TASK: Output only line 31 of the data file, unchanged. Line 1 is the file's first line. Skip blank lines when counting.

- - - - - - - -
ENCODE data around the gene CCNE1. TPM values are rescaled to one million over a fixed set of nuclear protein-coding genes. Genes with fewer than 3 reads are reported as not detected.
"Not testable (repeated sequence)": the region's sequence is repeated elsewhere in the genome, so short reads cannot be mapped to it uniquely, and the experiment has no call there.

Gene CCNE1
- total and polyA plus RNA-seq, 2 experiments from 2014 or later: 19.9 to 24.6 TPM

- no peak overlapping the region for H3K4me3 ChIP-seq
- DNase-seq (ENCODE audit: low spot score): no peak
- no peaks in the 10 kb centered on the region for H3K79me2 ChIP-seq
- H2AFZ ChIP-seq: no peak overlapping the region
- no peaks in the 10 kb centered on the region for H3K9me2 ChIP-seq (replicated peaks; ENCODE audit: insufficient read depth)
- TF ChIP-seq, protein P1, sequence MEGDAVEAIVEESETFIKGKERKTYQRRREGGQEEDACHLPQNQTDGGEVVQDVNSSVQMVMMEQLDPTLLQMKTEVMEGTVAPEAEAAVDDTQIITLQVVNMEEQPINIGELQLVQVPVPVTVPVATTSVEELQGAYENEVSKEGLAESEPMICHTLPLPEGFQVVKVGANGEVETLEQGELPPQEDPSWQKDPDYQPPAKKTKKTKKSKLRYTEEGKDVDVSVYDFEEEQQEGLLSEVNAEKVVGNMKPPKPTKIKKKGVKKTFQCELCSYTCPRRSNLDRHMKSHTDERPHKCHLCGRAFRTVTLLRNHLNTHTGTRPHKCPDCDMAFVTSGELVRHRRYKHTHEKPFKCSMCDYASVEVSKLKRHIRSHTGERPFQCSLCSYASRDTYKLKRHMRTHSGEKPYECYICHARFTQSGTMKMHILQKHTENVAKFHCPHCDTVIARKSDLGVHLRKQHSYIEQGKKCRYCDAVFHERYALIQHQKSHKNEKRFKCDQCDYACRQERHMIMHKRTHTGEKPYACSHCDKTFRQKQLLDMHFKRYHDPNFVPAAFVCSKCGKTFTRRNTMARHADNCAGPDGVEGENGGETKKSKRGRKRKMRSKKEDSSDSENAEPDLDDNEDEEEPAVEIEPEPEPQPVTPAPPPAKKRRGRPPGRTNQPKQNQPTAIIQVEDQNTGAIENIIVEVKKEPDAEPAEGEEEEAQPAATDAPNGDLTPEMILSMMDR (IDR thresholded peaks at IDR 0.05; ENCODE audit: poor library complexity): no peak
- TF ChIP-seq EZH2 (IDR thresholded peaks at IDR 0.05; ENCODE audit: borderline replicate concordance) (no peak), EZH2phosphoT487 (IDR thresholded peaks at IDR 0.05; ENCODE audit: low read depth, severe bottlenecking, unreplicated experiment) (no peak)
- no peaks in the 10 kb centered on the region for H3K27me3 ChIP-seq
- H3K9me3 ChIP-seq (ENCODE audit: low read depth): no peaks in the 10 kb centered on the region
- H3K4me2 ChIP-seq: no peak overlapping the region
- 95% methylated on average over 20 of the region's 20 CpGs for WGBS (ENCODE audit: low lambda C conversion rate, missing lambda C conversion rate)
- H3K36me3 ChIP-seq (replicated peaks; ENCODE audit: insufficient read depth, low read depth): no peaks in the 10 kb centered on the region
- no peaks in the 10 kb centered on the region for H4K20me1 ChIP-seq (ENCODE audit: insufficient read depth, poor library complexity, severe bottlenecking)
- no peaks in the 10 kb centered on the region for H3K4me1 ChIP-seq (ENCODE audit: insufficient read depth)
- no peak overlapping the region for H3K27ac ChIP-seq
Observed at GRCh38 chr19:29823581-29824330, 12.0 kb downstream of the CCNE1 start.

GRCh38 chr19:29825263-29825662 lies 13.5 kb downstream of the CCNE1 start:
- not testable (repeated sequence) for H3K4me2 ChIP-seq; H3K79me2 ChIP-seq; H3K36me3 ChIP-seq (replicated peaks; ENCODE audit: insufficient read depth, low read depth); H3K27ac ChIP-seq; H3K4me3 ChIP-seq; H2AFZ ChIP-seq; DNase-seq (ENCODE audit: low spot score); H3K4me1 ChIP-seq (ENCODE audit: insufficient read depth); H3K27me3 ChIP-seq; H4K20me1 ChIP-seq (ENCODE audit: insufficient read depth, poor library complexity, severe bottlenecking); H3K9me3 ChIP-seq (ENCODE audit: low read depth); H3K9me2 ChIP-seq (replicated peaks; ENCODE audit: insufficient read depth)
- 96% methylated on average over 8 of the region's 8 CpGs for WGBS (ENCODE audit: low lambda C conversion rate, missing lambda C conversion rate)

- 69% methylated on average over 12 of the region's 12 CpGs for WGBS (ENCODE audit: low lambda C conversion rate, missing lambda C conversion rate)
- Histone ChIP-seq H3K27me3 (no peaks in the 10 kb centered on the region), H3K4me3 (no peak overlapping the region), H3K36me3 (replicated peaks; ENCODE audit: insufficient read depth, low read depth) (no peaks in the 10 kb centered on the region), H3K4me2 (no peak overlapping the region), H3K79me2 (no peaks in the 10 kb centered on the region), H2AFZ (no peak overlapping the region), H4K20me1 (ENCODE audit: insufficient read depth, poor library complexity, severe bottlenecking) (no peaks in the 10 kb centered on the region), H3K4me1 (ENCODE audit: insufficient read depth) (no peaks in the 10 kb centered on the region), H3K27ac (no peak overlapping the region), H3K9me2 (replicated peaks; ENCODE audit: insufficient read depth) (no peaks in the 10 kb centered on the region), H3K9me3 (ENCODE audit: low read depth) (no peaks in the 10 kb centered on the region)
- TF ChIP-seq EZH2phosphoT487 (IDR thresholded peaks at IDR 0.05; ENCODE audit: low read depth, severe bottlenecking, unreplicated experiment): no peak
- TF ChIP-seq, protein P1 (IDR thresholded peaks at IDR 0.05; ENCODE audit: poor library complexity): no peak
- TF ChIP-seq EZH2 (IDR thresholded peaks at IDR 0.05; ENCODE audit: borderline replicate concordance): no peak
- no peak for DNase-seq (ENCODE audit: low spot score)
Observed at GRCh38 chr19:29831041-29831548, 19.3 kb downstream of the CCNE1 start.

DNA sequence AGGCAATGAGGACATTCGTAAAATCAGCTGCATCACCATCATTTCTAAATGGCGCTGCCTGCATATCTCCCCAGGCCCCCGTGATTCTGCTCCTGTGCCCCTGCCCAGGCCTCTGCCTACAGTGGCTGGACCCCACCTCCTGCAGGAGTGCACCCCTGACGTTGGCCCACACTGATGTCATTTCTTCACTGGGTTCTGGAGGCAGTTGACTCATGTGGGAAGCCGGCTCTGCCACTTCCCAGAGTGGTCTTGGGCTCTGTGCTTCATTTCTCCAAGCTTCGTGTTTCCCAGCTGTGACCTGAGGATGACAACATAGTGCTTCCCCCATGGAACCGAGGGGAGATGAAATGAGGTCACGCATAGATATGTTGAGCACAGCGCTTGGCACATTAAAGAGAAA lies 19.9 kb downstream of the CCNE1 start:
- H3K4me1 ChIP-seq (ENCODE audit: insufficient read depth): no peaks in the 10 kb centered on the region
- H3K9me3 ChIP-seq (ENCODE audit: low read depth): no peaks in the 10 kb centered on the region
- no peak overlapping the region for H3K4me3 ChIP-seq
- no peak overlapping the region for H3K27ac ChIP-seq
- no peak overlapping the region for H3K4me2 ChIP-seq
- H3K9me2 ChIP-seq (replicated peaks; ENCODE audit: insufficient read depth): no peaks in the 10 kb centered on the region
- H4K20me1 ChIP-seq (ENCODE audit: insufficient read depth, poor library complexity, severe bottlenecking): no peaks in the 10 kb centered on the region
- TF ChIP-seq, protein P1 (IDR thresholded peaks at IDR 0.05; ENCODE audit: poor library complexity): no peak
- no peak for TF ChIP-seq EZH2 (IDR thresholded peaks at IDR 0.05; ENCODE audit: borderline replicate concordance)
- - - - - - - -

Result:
DNA sequence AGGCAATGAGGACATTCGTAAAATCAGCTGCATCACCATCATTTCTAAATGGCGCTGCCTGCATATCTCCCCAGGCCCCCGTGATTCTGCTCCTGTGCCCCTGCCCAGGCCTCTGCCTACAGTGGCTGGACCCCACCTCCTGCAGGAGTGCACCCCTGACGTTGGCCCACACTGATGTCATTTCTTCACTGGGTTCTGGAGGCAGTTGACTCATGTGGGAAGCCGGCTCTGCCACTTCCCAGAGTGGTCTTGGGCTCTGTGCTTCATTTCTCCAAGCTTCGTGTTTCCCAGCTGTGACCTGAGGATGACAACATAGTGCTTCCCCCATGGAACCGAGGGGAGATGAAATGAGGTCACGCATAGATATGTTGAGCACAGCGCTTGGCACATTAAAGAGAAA lies 19.9 kb downstream of the CCNE1 start: